An Endzeitgeist.com review
This pdf clocks in at 5 pages, 1 page front cover, 1 page editorial/SRD, leaving us with 3 pages of content, so let’s take a look!
Okay, so first things first: Metafeats are NOT gained by the characters. They are gained by the players. The pdf suggests to award one per 5 sessions of game, which is a bit problematic; more detailed guidelines for different character XP-progressions and playstyles would have been neat to see. These feats, as they’re held by players and not PCs, transcend characters. The metafeats are as follows:
-But I LIKED my Character…: Basically gives you an extra life. Can be used once; but you may take it again.
-Dutiful Scribe: Rewards the records keeper by reducing Intimidate and Diplomacy check DCs in settlements where the character’s exploits are known by character level.
-Feed the Beast: Rewards player that brings food for everyone; 1/session swift action bite for 1d3 damage (not typed or clarified as per (natural) attack type), with a +20 luck bonus.
-Knowledge is Power: Player brings 1+ reference books to share. 1/session use out of game knowledge to identify a creature, obstacle, plot element, etc.
-Miniature Monstrosity: Bring an unopened box of minis. During the session, open it and have the mini join the fray as a NPC on the PC’s side. May only be used once, but you may take it again.
-Needed Intermission: Player volunteers to run game instead of regular GM. As a thanks, once per campaign, the player can designate a safe rest sans random monsters, etc.
-Oath to Play Well: The GM selects rules (like no electronic devices, ruling for now, etc.), and adherence to these rules provides a massive, usually on HDs, based bonus. I think these bonuses are overkill as presented, though I do like the sentiment behind that feat. It’s part of the concept of the social contracts of roleplaying that I champion.
-Well-Equipped: Players with props or objects. Nets bonuses or additional uses of consumables.
-What IF…?: Player describes action differently, things happen that way. May be used once, and only once.
Battlecry metafeats require that you shout a catchphrase, battlecry, etc. – “Blood, Death and Vengeance!”, for example. ;) Only one battlecry may be in effect at a given time.
-Cooperative Harassment: When a PC fails a combat maneuver, one ally that also threatens the target may attempt the same maneuver as an immediate action. Cool!
-Group Gangpile: All allies gain the character’s teamwork feat. No range, no maximum limit of allies. Broken.
-It Has to Hit: Once per character per combat, each ally may add a +1d6 surge to atk if it misses, potentially rendering a miss into a hit. This is a massive upgrade.
-Magic is Might: Once every other round, the PC may cast a spell as a swift action, provided it has a casting time of 1 round or less, and that the character has not used their standard action to cast another spell. Other actions are game. Do I need to say anything?
-The Power of Friendship: All allies within 60 ft. gain character level temporary hit points, which last for 1 minute. No limit. -.-
-NOOOOOOOOO!: Wounded ally immediately stabilizes and gains character level temporary hit points; also make a single attack at highest BAB against the target that struck you down. You may dra a weapon and throw it to do so.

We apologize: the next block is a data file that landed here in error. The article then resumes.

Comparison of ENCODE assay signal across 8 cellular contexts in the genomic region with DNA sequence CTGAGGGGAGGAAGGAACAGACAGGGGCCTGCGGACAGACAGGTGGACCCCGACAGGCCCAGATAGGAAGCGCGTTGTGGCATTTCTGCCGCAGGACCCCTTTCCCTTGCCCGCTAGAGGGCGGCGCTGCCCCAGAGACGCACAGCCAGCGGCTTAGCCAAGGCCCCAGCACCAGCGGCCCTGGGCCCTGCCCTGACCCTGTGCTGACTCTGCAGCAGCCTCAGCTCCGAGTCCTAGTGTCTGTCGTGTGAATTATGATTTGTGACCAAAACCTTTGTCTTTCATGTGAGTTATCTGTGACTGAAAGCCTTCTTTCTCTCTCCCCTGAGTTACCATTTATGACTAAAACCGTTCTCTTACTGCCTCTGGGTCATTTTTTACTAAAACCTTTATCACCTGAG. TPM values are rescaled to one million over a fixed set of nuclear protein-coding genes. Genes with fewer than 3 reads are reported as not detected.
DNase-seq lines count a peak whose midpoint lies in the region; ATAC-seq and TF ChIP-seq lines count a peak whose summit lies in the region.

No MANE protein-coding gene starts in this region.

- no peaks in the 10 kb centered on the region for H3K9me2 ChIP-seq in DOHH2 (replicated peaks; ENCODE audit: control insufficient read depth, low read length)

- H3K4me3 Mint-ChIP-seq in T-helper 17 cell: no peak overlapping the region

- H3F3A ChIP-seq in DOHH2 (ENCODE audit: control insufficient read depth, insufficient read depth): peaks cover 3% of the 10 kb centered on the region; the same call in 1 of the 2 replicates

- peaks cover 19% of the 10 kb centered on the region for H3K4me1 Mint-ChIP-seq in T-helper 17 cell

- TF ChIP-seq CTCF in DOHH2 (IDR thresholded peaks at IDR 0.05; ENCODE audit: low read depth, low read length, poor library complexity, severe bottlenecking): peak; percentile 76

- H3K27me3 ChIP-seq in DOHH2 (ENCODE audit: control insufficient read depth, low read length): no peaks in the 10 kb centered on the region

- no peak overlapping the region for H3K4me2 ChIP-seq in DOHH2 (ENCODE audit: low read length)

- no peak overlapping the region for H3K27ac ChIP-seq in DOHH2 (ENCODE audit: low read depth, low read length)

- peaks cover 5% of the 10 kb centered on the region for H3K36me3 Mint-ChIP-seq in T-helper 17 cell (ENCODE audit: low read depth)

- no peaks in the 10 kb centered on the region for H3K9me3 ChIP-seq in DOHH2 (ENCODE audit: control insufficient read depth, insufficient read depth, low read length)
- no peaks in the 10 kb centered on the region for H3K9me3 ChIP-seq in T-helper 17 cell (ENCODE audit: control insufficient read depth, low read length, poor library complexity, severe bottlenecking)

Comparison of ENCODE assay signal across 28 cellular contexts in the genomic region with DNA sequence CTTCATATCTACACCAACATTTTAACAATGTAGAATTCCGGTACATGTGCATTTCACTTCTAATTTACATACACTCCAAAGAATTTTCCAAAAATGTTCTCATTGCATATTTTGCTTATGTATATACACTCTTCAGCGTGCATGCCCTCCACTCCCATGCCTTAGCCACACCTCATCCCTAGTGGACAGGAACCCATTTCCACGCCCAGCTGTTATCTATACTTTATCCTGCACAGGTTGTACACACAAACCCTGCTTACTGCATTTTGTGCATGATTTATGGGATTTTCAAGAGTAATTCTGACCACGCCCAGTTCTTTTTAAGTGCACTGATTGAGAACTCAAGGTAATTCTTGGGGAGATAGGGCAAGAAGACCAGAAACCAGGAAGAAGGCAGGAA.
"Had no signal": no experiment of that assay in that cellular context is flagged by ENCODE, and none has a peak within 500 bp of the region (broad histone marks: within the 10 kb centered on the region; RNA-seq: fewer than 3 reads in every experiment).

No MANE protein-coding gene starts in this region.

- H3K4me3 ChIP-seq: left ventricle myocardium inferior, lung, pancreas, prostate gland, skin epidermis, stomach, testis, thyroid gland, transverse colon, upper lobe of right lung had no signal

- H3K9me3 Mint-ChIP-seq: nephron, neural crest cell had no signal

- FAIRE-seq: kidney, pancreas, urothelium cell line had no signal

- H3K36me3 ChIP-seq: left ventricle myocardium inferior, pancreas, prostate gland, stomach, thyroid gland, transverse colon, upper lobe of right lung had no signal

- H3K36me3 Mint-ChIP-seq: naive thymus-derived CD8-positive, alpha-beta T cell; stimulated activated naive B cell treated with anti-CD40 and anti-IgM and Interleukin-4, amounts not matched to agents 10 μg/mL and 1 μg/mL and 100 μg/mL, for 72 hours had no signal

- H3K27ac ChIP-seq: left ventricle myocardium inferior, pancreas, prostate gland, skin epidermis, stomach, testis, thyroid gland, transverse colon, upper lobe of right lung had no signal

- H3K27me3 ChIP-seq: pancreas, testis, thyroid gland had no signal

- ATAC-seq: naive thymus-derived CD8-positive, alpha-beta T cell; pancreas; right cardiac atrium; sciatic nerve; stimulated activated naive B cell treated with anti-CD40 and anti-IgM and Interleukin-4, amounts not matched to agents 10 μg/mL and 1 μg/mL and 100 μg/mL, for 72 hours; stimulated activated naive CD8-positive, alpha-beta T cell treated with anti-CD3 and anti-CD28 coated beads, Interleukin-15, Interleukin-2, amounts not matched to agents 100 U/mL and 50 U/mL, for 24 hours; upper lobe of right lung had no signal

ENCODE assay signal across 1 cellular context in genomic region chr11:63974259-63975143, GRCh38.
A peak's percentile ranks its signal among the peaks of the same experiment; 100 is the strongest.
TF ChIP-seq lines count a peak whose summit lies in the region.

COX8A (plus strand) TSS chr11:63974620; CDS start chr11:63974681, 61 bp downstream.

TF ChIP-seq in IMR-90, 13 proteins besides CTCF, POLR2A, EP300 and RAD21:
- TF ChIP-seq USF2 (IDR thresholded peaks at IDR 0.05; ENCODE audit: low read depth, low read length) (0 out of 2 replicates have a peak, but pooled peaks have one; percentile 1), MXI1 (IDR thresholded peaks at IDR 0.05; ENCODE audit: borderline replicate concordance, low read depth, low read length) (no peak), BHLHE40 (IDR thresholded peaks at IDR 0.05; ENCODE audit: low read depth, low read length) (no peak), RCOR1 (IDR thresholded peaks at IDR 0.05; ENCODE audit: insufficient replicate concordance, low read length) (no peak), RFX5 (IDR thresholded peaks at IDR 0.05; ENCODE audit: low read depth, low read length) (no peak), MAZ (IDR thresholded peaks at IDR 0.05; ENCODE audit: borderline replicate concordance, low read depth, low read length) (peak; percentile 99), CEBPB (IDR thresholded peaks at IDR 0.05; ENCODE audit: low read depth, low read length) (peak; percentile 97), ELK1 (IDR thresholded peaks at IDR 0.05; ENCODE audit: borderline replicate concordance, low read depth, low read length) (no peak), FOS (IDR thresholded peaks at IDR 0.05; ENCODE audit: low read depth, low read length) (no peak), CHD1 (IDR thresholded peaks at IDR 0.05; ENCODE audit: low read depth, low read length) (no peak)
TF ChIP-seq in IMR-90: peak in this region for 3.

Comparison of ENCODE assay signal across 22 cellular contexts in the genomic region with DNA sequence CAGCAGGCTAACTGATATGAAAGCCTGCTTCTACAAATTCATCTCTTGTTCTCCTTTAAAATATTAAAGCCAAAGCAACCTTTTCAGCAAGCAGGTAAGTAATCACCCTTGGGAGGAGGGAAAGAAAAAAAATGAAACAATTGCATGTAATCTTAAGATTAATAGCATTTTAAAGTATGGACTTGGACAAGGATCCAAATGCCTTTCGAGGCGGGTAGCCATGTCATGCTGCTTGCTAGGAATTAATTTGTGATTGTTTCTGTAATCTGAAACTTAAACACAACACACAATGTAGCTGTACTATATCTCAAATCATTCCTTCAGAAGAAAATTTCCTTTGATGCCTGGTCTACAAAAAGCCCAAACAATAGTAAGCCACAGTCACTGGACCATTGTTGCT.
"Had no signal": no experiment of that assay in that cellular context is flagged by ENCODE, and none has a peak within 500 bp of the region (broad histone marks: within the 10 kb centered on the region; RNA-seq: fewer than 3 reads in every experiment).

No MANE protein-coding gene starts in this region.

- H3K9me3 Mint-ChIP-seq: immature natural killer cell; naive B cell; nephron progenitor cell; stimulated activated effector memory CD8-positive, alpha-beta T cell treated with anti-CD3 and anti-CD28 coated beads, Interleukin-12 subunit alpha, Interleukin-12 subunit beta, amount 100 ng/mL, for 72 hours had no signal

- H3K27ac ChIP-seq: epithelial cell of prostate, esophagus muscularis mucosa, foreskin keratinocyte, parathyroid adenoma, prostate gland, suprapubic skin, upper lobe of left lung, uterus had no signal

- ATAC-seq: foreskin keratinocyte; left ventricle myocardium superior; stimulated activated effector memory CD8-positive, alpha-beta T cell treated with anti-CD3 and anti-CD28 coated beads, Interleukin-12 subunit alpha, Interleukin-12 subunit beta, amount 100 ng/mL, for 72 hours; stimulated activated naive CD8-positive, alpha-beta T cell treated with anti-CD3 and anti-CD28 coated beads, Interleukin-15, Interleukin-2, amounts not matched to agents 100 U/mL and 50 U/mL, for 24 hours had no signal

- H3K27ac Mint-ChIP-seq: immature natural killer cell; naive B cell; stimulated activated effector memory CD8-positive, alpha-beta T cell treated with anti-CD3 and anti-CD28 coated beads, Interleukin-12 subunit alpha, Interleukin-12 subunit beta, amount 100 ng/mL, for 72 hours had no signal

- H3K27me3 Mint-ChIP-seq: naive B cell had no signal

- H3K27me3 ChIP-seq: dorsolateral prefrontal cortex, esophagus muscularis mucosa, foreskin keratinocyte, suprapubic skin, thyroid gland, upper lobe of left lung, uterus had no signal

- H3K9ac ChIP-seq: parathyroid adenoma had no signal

-Wabba Wabba: Character generates a rod of wonders effect.
Editing and formatting re very good on a formal level. Layout adheres to a two-column full color standard, and the pdf has no artworks or bookmarks, but needs none at this length.
Joshua Hennington’s metafeats are a really tough nut to review. Perhaps I’m spoiled by my players and their commitment, but I do tend to think that many of the positive behaviors that these try to help you enforce should be a self-evident component of the social contract that is roleplaying. The goal of these metafeats then, would be to basically educate players to be good players…but personally, I think that the at times massive bonuses granted here are a) overkill and b) generate a sense of entitlement that can be rather grating. In short: Before you resort to the methods of using metafeats, just talking to your players may be the wiser move – after all, you’re all trying to have fun together.
This is a personal opinion, though.
As far as my reviewer’s perspective is concerned, I have an issue with the precision of a few of these feats; I don’t like that we don’t get more nuanced guidelines for the awarding of metafeats, and the internal balancing of these feats is all over the place. A 1d3 true strike’d bite 1/session? Versus infinite temporary hit points? There is no guiding principle regarding the power levels of these metafeats, making them all feel like the thing they truly are: House rules.
These are feats in name only; they are not really adjusted and unified regarding power levels of benefits bestowed. And honestly, none of them are really that unique. Their concepts are an idea worth exploring, but some of the benefits are frankly broken and would have required more precision. I expected more. And it’s not that I don’t like 4th-wall breaking stuff once in a while – Rite Publishing’s Metadventurer, for example, is a great example of how you can make that work. This supplement, though, will, in spite of the great idea, languish within the depths of my HD – it’s just not refined and well-balanced enough to warrant inclusion. My final verdict will clock in at 2.5 stars, rounded down.